American Alpine Jounrna and Accidents in North American Climbing
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Falling Ice, Standing Directly Below Ice Climber

California, Lee Vining Canyon

  • Accident Reports
  • Accident Year: 1988
  • Publication Year: 1989

On January 24, 1988, Bill Isherwood (46) and Bill McConachie (36) hiked with two companions to the ice climbing area in Lee Vining Canyon. McConachie proceeded to lead the first pitch of the middle ice fall while Isherwood belayed from a semiprotected spot to the right of the climb. Upon playing out to near the end of the 50 meter climbing rope, McConachie asked if he could get another three or four meters of rope in order to reach a better belay spot. Isherwood proceeded to move out of the protected belay position and up steep snow to the base of the high angle ice to provide the maximum rope for the leader. (McConachie reports that on hearing that rope was not readily available, he responded not to bother, but that response was not heard below.)

McConachie, in the process of placing an ice screw, dislodged some ice. The largest block, estimated at about 9 kilograms, fell, striking Isherwood directly on his helmet. The blow stunned Isherwood, causing temporary paralysis. Isherwood found himself knocked down the steep soft snow about 1.5 meters, with no feeling in his arms or legs. Fortunately, McConachie had already placed and clipped the rope through an anchor so the rope’s tug on McConachie did not pull him off.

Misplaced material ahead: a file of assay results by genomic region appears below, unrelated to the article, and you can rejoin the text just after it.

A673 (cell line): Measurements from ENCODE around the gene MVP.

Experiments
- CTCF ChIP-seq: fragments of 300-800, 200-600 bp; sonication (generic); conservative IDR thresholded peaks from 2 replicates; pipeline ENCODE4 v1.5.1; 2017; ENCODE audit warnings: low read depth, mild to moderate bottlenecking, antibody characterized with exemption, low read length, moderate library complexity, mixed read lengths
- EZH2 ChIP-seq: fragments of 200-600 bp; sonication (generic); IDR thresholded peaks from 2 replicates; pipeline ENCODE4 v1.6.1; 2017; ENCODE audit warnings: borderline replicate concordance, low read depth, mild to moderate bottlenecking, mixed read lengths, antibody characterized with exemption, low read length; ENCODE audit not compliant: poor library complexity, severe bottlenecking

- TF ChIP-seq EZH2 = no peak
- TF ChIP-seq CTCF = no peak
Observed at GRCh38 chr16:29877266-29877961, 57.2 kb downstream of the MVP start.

Nearby companions and other climbers came to Isherwood’s assistance, taking over the belay and trying to make him comfortable. About that time, feeling began returning with a tingling sensation. Immediately upon being able to move, Isherwood moved with minor assistance back to the more protected spot. There he rested for several hours before walking out under his own power. X-rays taken the next day revealed fractures of the spinous processes of cervical vertebrae 5 and 6, requiring immobilization of the neck for a period of eight weeks. 


We were aware of the potential for falling ice during the climbing, hence our use of helmets and identification of a protected belay stance. The block which struck me was the largest all day, although the path I was standing in was subject to a spray of lesser ice chips much of the day. I saw the block coming and ducked in toward the slope trying to avoid its full force and hide under my helmet—I succeeded in the second of these. Once again, thank goodness for the protection the helmet gave. I guess if you climb enough years, one of those falling projectiles is going to bounce your way.

It is common to ask a second to try to give that extra margin of rope to reach the optimum belay spot. In general, the belayer provides plenty of warning about the approaching end of the rope, but the best place to stop often seems to be just a few feet further. We need to weigh such requests against the conditions the belayer may be exposed to.

McConachie reported that on the following weekend an un-helmeted climber stood, belaying for over an hour in the same area as I was when struck. McConachie warned the climber of the obvious hazards and related my misfortune. The climber remained unmoved and unscathed. (Source: Bill Isherwood.)

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